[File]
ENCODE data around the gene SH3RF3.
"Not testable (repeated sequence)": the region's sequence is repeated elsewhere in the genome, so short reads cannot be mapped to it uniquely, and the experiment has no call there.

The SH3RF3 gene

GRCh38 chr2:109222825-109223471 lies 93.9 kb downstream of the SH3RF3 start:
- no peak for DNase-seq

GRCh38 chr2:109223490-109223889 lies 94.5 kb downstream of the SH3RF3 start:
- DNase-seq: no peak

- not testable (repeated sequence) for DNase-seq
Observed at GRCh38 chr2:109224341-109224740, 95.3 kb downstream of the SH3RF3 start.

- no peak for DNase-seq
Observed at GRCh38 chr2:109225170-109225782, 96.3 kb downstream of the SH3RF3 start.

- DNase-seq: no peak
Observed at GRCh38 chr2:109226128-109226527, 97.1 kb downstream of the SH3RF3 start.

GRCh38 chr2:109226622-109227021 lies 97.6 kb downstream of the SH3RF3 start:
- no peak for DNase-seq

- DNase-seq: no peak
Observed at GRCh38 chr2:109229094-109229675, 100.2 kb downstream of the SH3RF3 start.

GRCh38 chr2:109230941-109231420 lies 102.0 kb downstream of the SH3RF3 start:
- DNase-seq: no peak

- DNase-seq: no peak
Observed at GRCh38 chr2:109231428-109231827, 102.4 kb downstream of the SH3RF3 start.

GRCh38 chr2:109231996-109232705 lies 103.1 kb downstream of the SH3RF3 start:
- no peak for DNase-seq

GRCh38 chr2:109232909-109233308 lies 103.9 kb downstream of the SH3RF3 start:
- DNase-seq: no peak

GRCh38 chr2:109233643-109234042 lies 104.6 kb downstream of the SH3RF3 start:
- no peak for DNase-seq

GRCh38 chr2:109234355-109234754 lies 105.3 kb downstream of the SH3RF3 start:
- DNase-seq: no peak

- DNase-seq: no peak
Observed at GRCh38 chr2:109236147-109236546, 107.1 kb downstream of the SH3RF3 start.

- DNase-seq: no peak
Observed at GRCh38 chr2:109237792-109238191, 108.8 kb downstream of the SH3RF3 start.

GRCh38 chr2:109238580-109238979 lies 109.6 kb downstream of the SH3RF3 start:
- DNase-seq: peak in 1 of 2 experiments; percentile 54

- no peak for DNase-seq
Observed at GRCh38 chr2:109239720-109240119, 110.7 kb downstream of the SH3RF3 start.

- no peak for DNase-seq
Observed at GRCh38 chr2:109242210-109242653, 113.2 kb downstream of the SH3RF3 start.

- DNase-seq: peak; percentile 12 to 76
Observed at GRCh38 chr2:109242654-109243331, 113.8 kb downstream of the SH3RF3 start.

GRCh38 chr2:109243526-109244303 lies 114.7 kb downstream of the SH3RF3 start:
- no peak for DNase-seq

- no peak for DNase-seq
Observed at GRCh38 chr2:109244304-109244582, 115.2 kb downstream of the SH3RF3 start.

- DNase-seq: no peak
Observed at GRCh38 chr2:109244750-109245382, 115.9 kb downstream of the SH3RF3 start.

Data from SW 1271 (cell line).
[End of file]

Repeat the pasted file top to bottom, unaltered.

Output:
ENCODE data around the gene SH3RF3.
"Not testable (repeated sequence)": the region's sequence is repeated elsewhere in the genome, so short reads cannot be mapped to it uniquely, and the experiment has no call there.

The SH3RF3 gene

GRCh38 chr2:109222825-109223471 lies 93.9 kb downstream of the SH3RF3 start:
- no peak for DNase-seq

GRCh38 chr2:109223490-109223889 lies 94.5 kb downstream of the SH3RF3 start:
- DNase-seq: no peak

- not testable (repeated sequence) for DNase-seq
Observed at GRCh38 chr2:109224341-109224740, 95.3 kb downstream of the SH3RF3 start.

- no peak for DNase-seq
Observed at GRCh38 chr2:109225170-109225782, 96.3 kb downstream of the SH3RF3 start.

- DNase-seq: no peak
Observed at GRCh38 chr2:109226128-109226527, 97.1 kb downstream of the SH3RF3 start.

GRCh38 chr2:109226622-109227021 lies 97.6 kb downstream of the SH3RF3 start:
- no peak for DNase-seq

- DNase-seq: no peak
Observed at GRCh38 chr2:109229094-109229675, 100.2 kb downstream of the SH3RF3 start.

GRCh38 chr2:109230941-109231420 lies 102.0 kb downstream of the SH3RF3 start:
- DNase-seq: no peak

- DNase-seq: no peak
Observed at GRCh38 chr2:109231428-109231827, 102.4 kb downstream of the SH3RF3 start.

GRCh38 chr2:109231996-109232705 lies 103.1 kb downstream of the SH3RF3 start:
- no peak for DNase-seq

GRCh38 chr2:109232909-109233308 lies 103.9 kb downstream of the SH3RF3 start:
- DNase-seq: no peak

GRCh38 chr2:109233643-109234042 lies 104.6 kb downstream of the SH3RF3 start:
- no peak for DNase-seq

GRCh38 chr2:109234355-109234754 lies 105.3 kb downstream of the SH3RF3 start:
- DNase-seq: no peak

- DNase-seq: no peak
Observed at GRCh38 chr2:109236147-109236546, 107.1 kb downstream of the SH3RF3 start.

- DNase-seq: no peak
Observed at GRCh38 chr2:109237792-109238191, 108.8 kb downstream of the SH3RF3 start.

GRCh38 chr2:109238580-109238979 lies 109.6 kb downstream of the SH3RF3 start:
- DNase-seq: peak in 1 of 2 experiments; percentile 54

- no peak for DNase-seq
Observed at GRCh38 chr2:109239720-109240119, 110.7 kb downstream of the SH3RF3 start.

- no peak for DNase-seq
Observed at GRCh38 chr2:109242210-109242653, 113.2 kb downstream of the SH3RF3 start.

- DNase-seq: peak; percentile 12 to 76
Observed at GRCh38 chr2:109242654-109243331, 113.8 kb downstream of the SH3RF3 start.

GRCh38 chr2:109243526-109244303 lies 114.7 kb downstream of the SH3RF3 start:
- no peak for DNase-seq

- no peak for DNase-seq
Observed at GRCh38 chr2:109244304-109244582, 115.2 kb downstream of the SH3RF3 start.

- DNase-seq: no peak
Observed at GRCh38 chr2:109244750-109245382, 115.9 kb downstream of the SH3RF3 start.

Data from SW 1271 (cell line).